Second Test match

England v South Africa 1929.

Like that at Birmingham, the second Test match was drawn but the cricket a proved vastly more interesting, the game being brimful of incident and varying fortune. England made two changes, O'Connor of Essex and Robins of Middlesex superseding Duleepsinhji and Fender, while South Africa had to take the field without Vincent and Quinn, their two left-handed bowlers, and Taylor, who were suffering either from injuries or illness. The loss of three such players could not fail to be seriously felt but, as it happened, Bell, who came into the side, a accomplished a great bowling performance, taking the last six England wickets after Morkel had led off with the first four. White being again successful in the toss, there seemed every reason to anticipate England would stay in all day and run up a big score.

Nothing could have been more sensational than the first half hour's play. Morkel, bowling from the Pavilion end, obtained such pace off the ground that the first three England wickets fell for 18 runs. Killick was bowled middle stump at eight, Hammond caught at second slip and O'Connor bowled first ball. Hendren went in and hit Morkel for three 4's, but the total was only 39 when the South African should have taken his fourth wicket, Sutcliffe, with his score at 14, being missed by Mitchell at slip. The consequences of that blunder were, from the South African point of view, deplorable, for Sutcliffe, after he and Hendren had added 93 in seventy-five minutes, went on to make a hundred. Leyland, batting in first-rate style, helped Sutcliffe to put on 88 in just over an hour. Apart from the one chance, Sutcliffe batted in his finest style, the manner in which he placed the ball on the off side in scoring most of his ten 4's being delightful in its accuracy and perfect timing. Leyland was eighth out at 252, his best strokes being powerful and well kept down drives past cover point. Larwood driving admirably, England's total just topped the 300 - a fine recovery. Bell, who sent down 30 overs, maintained an excellent length and owed most of his success to his ability to make the ball swerve.

Going in for an hour, South Africa scored 57 for one wicket, Catterall being bowled first ball. Mitchell and Christy by good batting staved off all idea of a collapse and altogether before Mitchell was beautifully stumped next morning, put on 82. Another wicket should have fallen at 108, Duckworth failing to stump Morkel when 12, and for this mistake a high price was paid. Christy's admirable innings ended at 125, when he backed-up too far. Hard driving marked his batting. Following Deane's dismissal at 126, Morkel and Cameron added 63 in eighty minutes. Soon afterwards, England had two substitutes in the field, both Hammond and O'Connor having strained themselves. By this time, the wicket - at no period perfect - was quite nasty, several batsmen having been struck by rising balls. Morkel's fine display, lasting over three hours, ended at 237. He hit only three 4's, but his defence against a lot of steady bowling was very good indeed. After the fall of the ninth wicket at 279 Owen-Smith, cleverly getting most of the bowling, hit with fine power while Bell kept up his end to help in a partnership which produced 42 runs in twenty minutes Owen-Smith played wonderfully well, showing rare judgment in picking the right ball to hit.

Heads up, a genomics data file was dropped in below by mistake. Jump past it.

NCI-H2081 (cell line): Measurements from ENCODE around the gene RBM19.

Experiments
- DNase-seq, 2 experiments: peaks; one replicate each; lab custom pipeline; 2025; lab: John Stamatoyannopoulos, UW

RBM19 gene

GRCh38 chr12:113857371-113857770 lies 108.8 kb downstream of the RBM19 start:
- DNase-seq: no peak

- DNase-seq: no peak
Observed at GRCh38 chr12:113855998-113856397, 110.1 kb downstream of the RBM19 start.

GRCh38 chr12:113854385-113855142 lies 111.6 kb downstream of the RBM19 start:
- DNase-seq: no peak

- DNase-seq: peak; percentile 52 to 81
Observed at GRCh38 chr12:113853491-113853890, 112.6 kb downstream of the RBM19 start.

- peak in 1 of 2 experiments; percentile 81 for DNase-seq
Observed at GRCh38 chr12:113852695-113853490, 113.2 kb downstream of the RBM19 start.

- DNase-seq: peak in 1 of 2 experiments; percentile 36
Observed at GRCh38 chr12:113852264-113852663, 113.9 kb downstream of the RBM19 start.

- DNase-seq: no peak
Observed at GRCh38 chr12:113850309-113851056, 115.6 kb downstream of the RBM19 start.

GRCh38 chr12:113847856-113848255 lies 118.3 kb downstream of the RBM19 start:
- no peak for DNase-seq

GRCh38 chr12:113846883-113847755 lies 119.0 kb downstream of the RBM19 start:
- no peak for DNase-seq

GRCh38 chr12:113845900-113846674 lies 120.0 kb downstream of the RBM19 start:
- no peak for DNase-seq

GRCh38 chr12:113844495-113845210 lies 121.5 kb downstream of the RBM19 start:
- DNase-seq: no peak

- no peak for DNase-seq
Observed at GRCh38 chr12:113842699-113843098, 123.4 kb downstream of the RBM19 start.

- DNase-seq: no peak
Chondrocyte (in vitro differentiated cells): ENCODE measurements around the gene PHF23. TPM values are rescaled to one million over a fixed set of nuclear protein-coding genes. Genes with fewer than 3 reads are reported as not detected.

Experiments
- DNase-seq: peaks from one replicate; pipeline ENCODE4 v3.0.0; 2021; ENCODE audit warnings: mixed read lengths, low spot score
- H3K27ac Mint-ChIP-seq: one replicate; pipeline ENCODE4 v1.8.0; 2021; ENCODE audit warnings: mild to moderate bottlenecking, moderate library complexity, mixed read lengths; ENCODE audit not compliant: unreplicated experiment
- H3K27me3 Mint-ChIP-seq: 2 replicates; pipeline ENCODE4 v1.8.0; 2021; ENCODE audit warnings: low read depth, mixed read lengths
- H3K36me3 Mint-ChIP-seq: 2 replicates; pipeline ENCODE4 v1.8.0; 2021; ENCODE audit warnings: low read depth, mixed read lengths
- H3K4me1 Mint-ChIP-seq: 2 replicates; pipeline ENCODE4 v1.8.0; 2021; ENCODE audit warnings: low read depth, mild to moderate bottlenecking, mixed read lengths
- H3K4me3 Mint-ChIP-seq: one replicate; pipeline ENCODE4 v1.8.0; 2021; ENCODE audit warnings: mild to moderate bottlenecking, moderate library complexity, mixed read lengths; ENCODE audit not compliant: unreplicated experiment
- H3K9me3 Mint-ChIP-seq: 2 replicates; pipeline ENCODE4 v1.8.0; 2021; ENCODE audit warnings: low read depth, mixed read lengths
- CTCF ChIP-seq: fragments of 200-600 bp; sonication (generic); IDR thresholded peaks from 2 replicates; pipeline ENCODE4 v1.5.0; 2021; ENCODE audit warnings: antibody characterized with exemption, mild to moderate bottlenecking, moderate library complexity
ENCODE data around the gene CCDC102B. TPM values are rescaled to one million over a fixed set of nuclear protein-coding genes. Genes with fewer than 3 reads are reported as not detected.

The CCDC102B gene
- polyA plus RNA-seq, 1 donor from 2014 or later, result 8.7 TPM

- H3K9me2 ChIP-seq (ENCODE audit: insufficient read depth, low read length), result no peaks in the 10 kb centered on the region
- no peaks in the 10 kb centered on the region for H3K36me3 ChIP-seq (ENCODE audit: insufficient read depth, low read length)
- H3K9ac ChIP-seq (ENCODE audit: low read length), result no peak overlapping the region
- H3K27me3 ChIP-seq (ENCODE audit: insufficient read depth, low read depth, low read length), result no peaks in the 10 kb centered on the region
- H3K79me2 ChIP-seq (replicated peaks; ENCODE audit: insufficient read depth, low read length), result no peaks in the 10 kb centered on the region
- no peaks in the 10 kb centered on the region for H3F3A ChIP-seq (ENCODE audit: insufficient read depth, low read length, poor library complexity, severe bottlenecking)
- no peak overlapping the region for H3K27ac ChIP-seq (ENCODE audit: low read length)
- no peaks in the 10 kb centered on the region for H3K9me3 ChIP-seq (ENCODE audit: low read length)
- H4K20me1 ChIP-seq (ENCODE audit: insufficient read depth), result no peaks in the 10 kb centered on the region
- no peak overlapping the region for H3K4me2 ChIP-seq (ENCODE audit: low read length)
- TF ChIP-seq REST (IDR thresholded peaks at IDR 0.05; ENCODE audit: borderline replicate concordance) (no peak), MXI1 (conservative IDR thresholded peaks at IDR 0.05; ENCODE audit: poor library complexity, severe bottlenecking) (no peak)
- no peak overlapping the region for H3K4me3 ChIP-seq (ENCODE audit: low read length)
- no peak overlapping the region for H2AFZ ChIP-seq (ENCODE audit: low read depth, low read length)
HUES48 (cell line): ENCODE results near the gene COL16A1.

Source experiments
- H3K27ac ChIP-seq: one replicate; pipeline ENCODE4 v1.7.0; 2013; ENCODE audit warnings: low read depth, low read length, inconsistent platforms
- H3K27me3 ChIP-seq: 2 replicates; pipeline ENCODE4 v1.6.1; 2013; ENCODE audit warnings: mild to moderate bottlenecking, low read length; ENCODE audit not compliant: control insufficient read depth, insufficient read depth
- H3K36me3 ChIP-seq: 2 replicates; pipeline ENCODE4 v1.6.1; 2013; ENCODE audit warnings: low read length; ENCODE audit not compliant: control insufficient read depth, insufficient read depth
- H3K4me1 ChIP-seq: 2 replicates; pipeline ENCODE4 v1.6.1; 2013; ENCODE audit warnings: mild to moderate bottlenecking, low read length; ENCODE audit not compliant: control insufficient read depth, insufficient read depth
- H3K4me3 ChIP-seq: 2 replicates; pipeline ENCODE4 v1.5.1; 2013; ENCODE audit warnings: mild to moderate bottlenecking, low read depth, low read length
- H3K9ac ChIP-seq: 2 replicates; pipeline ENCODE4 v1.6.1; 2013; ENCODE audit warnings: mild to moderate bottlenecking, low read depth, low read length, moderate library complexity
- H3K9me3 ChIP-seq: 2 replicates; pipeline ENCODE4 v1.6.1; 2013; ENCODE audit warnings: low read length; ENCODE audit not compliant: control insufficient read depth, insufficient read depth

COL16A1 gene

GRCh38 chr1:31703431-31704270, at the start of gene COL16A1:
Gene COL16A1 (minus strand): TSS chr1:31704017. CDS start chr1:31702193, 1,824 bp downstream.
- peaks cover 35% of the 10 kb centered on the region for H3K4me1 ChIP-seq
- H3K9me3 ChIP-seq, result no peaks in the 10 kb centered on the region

England, going in again at quarter to five in bad light, lost two wickets for 49 runs before a second appeal against the conditions at twenty-five minutes to six was successful. Next morning, with the ball flying a good deal, Ochse had five slip fielders but Leyland and Hendren carried the score to 83, Leyland mean-while being missed when 27 by Morkel at slip. Hammond went in, with Crawley as a substitute runner, but could do little and O'Connor also batted but England had five men out for 117 before half-past twelve and stood in grave danger of defeat. Then came another astonishing change. Leyland batting with the nerve and skill of a veteran, found the perfect partner in Tate, who hit so furiously that in seventy, minutes 129 runs were added before Leyland left. Leyland's driving on the off-side was magnificent. Tate went on hitting and when in less than two hours he had completed his hundred - his first in a Test match - White declared at ten minutes past three.

South Africa were left with 293 to get to win. Catterall again failed, but Christy and Mitchell added 51. Robins going in at the Pavilion end broke up the partnership and at once it became apparent the change should have been tried earlier. Making the ball turn a lot and quickly, Robins had all the bats. men in trouble, and when at twenty-five minutes past five South Africa had lost five wickets for 85 victory for England seemed certain. A most unfortunate accident followed, Cameron being hit on the head by a fast rising ball from Larwood and being knocked senseless to the ground. Cameron was carried off and Owen-Smith joined Morkel, but the unhappy incident had damped every-body's spirits and all real interest vanished. With four runs added, the players, owing to defective light, went in at a quarter to six, and not a murmur of dissent was heard.

© John Wisden & Co